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Temporary A/C keeps ordination guests cool

By Mark Labbe Pilot Staff
Posted: 9/2/2016

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SOUTH END -- While it was certain to be a grand occasion, the late August ordination of Bishops Robert P. Reed and Mark O'Connell could also have been very uncomfortable -- if not for the temporary air conditioning installed at the Cathedral of the Holy Cross just for the occasion.

It was "a really powerful, marvelous day for the Archdiocese of Boston. I think there was a really lift created. Obviously, two terrific men were selected," said John Corcoran.

"Not having people perspiring and ready to pass out during the service allowed everyone to stay more focused on why we were there," he said with a laugh.

It was Corcoran, President of the Waltham-based Trinity Partners, LLC, along with Kevin Gill, president of McCusker-Gill, Inc., who made the air conditioning possible, paying out of pocket for it.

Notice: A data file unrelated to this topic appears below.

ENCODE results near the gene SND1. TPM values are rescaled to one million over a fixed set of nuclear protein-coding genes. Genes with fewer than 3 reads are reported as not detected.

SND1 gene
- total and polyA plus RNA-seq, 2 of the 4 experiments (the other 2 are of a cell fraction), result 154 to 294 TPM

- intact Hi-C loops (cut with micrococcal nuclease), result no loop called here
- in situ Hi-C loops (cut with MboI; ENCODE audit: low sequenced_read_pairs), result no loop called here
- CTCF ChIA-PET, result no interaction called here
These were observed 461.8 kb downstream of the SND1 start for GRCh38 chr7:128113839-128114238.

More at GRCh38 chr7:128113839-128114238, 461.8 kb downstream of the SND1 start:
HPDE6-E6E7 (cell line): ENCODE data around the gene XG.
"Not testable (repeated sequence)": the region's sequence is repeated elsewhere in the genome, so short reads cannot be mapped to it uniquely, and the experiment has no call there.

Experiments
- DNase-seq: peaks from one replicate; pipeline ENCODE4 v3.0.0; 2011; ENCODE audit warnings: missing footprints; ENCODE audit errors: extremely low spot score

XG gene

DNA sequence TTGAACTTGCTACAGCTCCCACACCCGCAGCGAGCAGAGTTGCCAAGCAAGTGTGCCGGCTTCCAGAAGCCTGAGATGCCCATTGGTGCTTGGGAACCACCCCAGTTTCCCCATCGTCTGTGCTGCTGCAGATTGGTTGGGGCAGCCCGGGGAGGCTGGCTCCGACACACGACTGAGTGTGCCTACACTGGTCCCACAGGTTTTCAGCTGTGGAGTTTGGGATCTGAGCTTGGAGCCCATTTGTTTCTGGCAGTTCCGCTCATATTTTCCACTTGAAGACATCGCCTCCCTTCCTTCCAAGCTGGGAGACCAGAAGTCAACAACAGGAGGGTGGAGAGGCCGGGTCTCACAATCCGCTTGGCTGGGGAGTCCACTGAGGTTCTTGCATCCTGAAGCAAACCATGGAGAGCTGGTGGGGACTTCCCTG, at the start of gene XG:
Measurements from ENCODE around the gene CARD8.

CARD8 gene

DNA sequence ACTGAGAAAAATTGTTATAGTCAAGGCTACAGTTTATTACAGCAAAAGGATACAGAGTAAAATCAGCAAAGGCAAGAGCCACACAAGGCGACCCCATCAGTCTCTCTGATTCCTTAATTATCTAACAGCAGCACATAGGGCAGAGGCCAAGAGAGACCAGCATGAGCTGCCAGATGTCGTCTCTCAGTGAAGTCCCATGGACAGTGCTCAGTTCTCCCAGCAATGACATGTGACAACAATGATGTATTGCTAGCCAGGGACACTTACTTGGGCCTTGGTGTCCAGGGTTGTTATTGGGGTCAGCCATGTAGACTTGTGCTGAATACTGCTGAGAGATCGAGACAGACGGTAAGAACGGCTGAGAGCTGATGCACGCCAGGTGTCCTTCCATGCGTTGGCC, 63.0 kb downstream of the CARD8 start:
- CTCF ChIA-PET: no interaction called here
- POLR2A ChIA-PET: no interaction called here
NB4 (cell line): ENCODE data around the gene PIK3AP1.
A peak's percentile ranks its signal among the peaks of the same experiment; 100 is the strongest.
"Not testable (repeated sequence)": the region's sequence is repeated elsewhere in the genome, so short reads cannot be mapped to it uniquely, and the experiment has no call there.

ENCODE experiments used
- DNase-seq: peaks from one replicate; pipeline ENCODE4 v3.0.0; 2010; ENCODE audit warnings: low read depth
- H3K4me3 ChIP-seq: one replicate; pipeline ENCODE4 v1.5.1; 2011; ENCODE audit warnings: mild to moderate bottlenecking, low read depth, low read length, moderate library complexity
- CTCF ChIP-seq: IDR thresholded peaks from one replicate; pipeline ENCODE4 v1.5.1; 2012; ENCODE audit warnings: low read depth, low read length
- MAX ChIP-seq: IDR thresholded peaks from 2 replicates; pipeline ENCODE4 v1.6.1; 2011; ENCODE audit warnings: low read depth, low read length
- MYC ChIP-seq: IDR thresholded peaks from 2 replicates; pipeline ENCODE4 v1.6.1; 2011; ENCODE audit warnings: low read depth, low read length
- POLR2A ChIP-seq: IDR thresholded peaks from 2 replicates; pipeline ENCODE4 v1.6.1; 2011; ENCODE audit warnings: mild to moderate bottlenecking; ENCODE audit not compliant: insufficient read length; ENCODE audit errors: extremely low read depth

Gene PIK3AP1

"We wanted to do this just because we felt it important for the event, given the length of the expected service, and with several thousand people in there, we didn't want people to be uncomfortable, or even beyond. I think we succeeded in that," Corcoran said.

The air conditioners, two 25-ton units powered by two generators, stood outside the cathedral on the lawn area adjacent to Msgr. Reynolds Way. Ducts coming off of the units were snaked in through the bottom panes of the cathedral's stained-glass windows, circulating cool air keeping ordination guests comfortable, even as the exterior temperature approached 90 degrees.

Units that large are a first for the cathedral, although Corcoran noted that during the Aug. 9, 2001 farewell Mass for Bishop William Murphy, who left to serve the Diocese of Rockville Centre in New York, "they did do some air conditioning, but it was mainly in the sanctuary."

Corcoran said he believes that the units will set a "precedent" for similar events at the cathedral.

"Who knows, maybe they'll be some more episcopal ordinations in the not-so-distant future or some other like event," he said, saying that now "we have a protocol."